This opinion will be unpublished and

may not be cited except as provided by

Minn. Stat. § 480A.08, subd. 3 (2004).







State of Minnesota,






Russell Henry Kewatt,



Filed March 1, 2005


Toussaint, Chief Judge


Blue Earth County District Court

File No. K0-02-2704


Mike Hatch, Attorney General, 1800 NCL Tower, 445 Minnesota Street, St. Paul, MN 55101-2134; and


Thomas Keith Russell, 410 S. Fifth Street, P.O. Box 3129, Mankato, MN 56002 (for respondent)


Roy George Spurbeck, Assistant State Public Defender, 2221 University Avenue S.E., Suite 425, Minneapolis, MN 55414; and


Mary M. McMahon, Suite 140, 2499 Rice Street, Roseville, MN 55113 (for appellant)


            Considered and decided by Toussaint, Chief Judge; Huspeni, Judge;* and Crippen, Judge.*

U N P U B L I S H E D  O P I N I O N


TOUSSAINT, Chief Judge


            Appellant Russell Kewatt challenges his conviction for first-degree criminal sexual conduct, claiming that he was denied a fair trial because (1) the trial court denied his challenges for cause against prospective jurors; (2) the trial court allowed the jury to view, during deliberations, the victim’s videotaped police interview; and (3) the state impeded discovery of Paradee materials.  Because the prospective jurors were rehabilitated and the trial court did not abuse its discretion in allowing the jury to view the videotape interview in the courtroom or in reviewing the Paradee materials and concluding they were not useful to the defense, we affirm.



Challenges for Cause

            Kewatt claims he was denied a fair trial when the trial court denied his challenges for cause against four prospective jurors.  A juror may be challenged for cause and excused if the court is satisfied that the juror’s state of mind will not allow the juror to try the case impartially and without prejudice to the substantial rights of the party challenging.  Minn. R. Crim. P. 26.02, subd. 5 (1).  If a prospective juror admits to this state of mind “described in the rule, the juror should be excused, unless rehabilitated.”  State v. Logan, 535 N.W.2d 320, 323 (Minn. 1995).  “Typically rehabilitation takes the form of the prospective juror stating unequivocally that he/she will follow the trial court’s instructions and will fairly evaluate the evidence.”  Id.  Because the trial judge is in the best position to observe the demeanor of the prospective juror, the trial judge is given deference in determining whether a prospective juror should be removed for cause.  State v. Graham, 371 N.W.2d 204, 206 (Minn. 1985).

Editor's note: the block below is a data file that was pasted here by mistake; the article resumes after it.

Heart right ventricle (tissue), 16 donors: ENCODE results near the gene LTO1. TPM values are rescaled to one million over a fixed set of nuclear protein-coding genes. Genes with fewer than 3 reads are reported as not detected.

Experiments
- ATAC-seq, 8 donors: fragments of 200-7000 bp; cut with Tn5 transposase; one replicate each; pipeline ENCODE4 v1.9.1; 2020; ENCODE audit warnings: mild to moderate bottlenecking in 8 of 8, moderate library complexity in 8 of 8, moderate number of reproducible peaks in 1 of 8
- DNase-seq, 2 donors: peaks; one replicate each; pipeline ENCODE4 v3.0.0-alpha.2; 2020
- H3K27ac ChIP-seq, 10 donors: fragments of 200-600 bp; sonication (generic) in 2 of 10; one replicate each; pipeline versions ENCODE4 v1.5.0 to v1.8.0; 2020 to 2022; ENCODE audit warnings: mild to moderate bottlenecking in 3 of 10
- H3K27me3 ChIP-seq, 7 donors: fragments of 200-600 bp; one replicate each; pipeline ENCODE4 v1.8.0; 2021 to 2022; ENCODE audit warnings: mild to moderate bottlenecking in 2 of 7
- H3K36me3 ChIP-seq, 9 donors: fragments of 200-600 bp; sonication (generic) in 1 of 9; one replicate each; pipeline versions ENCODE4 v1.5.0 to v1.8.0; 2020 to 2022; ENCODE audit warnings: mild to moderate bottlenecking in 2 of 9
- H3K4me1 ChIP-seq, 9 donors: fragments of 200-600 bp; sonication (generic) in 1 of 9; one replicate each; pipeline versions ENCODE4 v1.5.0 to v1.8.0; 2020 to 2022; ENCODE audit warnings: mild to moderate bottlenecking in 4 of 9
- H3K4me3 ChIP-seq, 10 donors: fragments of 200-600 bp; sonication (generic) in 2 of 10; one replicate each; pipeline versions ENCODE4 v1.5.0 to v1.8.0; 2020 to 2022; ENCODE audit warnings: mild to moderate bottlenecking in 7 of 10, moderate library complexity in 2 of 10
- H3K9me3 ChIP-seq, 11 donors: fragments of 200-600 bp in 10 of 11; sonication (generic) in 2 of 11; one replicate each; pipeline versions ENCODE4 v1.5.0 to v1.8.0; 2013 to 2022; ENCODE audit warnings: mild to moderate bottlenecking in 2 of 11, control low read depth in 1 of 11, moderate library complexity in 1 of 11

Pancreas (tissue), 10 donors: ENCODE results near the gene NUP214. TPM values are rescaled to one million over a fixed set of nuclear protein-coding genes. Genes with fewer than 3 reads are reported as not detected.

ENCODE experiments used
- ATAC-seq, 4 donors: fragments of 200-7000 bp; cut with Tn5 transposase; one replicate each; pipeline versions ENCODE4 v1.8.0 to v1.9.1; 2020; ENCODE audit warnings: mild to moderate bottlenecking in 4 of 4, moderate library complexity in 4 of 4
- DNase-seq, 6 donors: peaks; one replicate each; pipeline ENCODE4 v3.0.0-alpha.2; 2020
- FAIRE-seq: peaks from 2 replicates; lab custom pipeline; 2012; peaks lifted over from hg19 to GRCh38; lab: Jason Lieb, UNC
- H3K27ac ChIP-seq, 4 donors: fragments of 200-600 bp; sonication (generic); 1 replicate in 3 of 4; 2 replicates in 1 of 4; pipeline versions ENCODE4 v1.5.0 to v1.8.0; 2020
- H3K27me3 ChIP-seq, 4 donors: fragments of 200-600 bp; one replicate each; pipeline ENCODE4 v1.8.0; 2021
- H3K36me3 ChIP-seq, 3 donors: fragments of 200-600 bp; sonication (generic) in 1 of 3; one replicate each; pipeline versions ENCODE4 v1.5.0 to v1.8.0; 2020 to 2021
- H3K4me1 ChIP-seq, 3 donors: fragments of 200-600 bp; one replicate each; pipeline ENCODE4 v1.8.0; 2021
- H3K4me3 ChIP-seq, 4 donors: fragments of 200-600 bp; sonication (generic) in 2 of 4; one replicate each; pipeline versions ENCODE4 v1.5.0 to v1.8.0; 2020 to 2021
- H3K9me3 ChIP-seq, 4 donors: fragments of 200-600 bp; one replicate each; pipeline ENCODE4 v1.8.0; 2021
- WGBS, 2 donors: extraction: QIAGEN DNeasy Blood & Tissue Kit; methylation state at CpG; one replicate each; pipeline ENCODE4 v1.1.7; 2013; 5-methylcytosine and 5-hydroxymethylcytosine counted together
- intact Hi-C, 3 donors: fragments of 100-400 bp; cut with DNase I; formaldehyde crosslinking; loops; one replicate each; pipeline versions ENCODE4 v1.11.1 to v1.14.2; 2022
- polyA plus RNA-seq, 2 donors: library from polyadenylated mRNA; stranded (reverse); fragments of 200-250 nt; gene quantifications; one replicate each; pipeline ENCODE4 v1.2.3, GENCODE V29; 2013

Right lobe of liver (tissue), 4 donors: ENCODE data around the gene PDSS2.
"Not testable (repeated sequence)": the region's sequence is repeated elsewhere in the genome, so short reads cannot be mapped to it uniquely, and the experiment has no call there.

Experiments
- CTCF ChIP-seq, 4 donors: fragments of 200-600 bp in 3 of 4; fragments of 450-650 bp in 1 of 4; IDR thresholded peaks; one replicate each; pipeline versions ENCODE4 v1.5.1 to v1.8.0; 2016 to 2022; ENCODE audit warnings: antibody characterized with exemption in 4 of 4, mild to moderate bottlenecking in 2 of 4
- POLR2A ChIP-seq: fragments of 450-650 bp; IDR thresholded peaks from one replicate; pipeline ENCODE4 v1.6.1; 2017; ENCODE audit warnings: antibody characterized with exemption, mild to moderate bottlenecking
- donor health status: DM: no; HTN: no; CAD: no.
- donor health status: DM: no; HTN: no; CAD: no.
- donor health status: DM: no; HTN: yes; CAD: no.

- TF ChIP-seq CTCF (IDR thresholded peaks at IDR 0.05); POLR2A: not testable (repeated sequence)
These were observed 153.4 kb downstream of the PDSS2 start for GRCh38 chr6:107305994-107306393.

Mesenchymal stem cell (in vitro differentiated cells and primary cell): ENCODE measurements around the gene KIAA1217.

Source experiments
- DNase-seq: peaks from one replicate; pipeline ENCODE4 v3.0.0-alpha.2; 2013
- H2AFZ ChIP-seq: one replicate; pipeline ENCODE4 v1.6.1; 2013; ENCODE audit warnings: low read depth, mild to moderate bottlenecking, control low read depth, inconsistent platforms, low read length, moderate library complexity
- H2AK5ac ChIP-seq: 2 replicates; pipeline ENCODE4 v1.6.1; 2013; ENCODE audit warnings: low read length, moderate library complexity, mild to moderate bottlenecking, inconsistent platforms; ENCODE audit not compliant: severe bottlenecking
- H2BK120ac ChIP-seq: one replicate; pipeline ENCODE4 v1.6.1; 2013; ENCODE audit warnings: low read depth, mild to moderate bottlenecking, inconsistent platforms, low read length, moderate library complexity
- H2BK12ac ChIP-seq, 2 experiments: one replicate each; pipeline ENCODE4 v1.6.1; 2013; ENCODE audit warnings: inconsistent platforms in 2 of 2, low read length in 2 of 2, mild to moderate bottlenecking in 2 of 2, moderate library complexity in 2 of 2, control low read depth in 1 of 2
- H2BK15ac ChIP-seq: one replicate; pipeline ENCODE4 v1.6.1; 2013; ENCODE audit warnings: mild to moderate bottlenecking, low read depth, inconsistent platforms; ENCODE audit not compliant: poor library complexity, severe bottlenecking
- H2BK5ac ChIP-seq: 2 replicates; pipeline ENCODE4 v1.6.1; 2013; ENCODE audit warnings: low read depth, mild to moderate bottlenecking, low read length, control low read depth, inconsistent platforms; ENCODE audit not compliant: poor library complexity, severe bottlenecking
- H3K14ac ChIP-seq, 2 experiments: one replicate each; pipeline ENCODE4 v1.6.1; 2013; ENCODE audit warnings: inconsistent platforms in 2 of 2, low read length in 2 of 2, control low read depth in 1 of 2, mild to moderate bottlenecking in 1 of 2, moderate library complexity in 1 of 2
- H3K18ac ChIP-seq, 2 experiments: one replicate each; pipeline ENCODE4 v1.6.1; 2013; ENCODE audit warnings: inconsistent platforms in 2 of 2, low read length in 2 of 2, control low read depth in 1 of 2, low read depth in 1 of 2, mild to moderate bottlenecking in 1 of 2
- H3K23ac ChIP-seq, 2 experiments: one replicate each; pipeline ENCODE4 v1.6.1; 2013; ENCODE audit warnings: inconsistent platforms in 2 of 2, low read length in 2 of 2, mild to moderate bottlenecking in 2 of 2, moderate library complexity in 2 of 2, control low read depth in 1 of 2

During voir dire, the defense challenged for cause two prospective jurors who indicated they would have difficulty presuming Kewatt innocent.  The first prospective juror stated that because of the age difference between Kewatt and the victim he was “having a problem with the presumption of innocence.”  He added that because of his initial thoughts, it would be better if he were removed from the jury.  This juror stated, however, that because he had been a defendant in the past, he understood the possibility of innocence.  Most importantly, when asked, after further discussion, if he could decide the case on the evidence presented, he replied affirmatively.  In light of these facts, we conclude that the trial court did not abuse its discretion in concluding that this juror was rehabilitated.  The second prospective juror indicated that he feared he might not be impartial because he personally had been accused of “touching.”  But when asked whether he could set aside his past experience and decide the case on the merits, he said, “I think I can be impartial.”  Therefore, we see no abuse of discretion of the trial court when it determined this juror was also rehabilitated. 

            In spite of their initial difficulty in presuming Kewatt innocent, these two prospective jurors ultimately stated they understood the law and agreed to judge Kewatt on the evidence.  Because these prospective jurors were “rehabilitated,” the court acted within its discretion in denying the challenges for cause. 

            The defense also exercised a challenge for cause against a third prospective juror whose wife and niece had been victims of sexual abuse.  This prospective juror, however, never indicated that he could not be impartial.  In fact, when specifically asked if he could be fair and impartial, he said, “Yes, yes.”  Therefore, the court acted within its discretion in denying the challenge for cause.